A leading employment lawyer has said that regardless of the government guidance on returning to work set to be announced on Sunday, employers will have to be aware of stress among returning workers.
Ranjit Dhindsa, head of employment, Fieldfisher, told Personnel Today: “My expectation is that government guidance will be principle based”, giving companies scope to tailor safety measures to their own needs. “I do think people will be worried and there could be issues if employers don’t recognise employee stress and fears‚” she added.
With this in mind it was vital that employers did not impose the same expectations that they did before the lockdown, said Dhindsa.
Return to work
Essentially, any organisation with a good culture who looked at issues from the employee’s perspective should be fine, she added.
If not, businesses needed to be aware that there were a variety of legal routes available to employees unhappy at the situation at work. For example, people could resign because they felt the workplace was not safe, leading to constructive dismissal cases in employment tribunals. They could also claim on whistleblowing grounds, if they raised fears about safety and been ignored or effectively gagged.
There was potential for conflict in workplaces because people were more likely to be anxious and many may not be as patient as they normally would be, said Dhindsa. Because of fears over stigma, many people tended to hide their feelings. “This will be a problem if employers have the same expectations as they did in terms of targets and performance as they did before the lockdown.” It would then be up to HR and line managers to identify stress and anxiety in people, a task that may be made more difficult if HR and line managers are managing issues remotely or are depleted themselves.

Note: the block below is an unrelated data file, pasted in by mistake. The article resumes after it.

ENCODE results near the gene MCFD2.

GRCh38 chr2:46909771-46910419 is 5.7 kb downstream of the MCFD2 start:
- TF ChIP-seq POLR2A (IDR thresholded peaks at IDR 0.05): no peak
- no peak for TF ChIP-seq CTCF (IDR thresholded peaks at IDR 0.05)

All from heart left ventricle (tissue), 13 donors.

Stress will be a problem if employers have the same expectations as they did in terms of targets and performance as they did before the lockdown
Dhindsa said there would need to be specific details on what safe working looked like. “In addition, will HR departments have to handle more sensitive health data for employees and do regular checks? Was the government going to mobilise HSE or another department to do inspections? If employers want to carry out Covid-19 tests, who is going to do it – will they be fully qualified medical professionals – and what are the data protection implications?”
Businesses have been ahead of the government in their thinking in terms of their planning, but they were waiting to see if their plans matched what the government guidance was, said Dhindsa.
Organisations would find that to open up a business is much more difficult than shutting it, “as we’re opening up to a new world with restrictions regarding health and safety, social distancing and mental health”.
Dhindsa added: “We’re urging our clients to not make rushed decisions but to plan first and do trials and test runs.” In this way, easing out of lockdown can be seen as a process, not an event.